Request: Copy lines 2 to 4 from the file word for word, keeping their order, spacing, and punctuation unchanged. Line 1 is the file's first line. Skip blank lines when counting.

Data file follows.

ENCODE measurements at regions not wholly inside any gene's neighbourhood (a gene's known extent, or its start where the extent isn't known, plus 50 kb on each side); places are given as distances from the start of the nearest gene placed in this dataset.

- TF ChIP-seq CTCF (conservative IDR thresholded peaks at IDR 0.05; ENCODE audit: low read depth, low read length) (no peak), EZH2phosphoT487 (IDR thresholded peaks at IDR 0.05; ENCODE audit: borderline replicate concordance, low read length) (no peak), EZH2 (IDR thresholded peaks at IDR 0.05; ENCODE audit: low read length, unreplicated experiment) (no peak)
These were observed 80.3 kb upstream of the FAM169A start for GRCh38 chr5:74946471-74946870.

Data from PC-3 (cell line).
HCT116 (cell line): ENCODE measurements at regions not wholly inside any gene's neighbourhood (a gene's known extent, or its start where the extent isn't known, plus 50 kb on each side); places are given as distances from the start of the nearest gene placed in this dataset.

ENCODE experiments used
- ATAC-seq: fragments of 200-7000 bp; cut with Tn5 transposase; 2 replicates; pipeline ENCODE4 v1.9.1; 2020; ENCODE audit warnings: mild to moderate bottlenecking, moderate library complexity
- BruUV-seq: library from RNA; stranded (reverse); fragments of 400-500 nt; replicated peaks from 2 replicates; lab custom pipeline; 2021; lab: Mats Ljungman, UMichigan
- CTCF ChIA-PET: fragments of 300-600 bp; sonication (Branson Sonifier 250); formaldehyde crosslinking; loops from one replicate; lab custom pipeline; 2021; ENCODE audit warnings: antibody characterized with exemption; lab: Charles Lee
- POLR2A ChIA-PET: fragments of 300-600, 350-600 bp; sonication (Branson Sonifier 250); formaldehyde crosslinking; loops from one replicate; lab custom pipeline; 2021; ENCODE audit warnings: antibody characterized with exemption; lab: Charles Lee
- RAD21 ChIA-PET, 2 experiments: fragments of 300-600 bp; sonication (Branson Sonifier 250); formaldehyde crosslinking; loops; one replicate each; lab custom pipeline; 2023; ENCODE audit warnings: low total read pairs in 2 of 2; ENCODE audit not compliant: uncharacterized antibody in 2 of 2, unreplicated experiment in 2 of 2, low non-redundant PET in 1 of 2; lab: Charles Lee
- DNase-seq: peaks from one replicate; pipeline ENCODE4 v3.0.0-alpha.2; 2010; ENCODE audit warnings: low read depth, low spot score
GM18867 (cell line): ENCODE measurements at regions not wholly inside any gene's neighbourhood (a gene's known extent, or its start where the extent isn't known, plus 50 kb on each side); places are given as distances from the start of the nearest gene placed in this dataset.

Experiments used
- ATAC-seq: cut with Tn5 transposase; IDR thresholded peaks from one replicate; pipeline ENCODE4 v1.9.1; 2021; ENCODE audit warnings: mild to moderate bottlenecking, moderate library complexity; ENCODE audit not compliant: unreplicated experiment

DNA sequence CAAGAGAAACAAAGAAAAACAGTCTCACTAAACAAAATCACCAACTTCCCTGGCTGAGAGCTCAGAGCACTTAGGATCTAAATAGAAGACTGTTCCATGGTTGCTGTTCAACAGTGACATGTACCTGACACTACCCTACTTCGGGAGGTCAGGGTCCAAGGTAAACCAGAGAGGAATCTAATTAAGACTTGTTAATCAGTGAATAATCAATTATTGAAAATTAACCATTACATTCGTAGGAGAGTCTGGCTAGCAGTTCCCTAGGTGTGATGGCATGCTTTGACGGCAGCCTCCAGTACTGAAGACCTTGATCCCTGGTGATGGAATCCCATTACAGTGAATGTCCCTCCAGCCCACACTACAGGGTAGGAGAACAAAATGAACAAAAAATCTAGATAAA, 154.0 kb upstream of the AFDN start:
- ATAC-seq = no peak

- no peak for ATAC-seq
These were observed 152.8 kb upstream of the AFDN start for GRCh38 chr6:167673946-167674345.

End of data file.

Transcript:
- TF ChIP-seq CTCF (conservative IDR thresholded peaks at IDR 0.05; ENCODE audit: low read depth, low read length) (no peak), EZH2phosphoT487 (IDR thresholded peaks at IDR 0.05; ENCODE audit: borderline replicate concordance, low read length) (no peak), EZH2 (IDR thresholded peaks at IDR 0.05; ENCODE audit: low read length, unreplicated experiment) (no peak)
These were observed 80.3 kb upstream of the FAM169A start for GRCh38 chr5:74946471-74946870.

Data from PC-3 (cell line).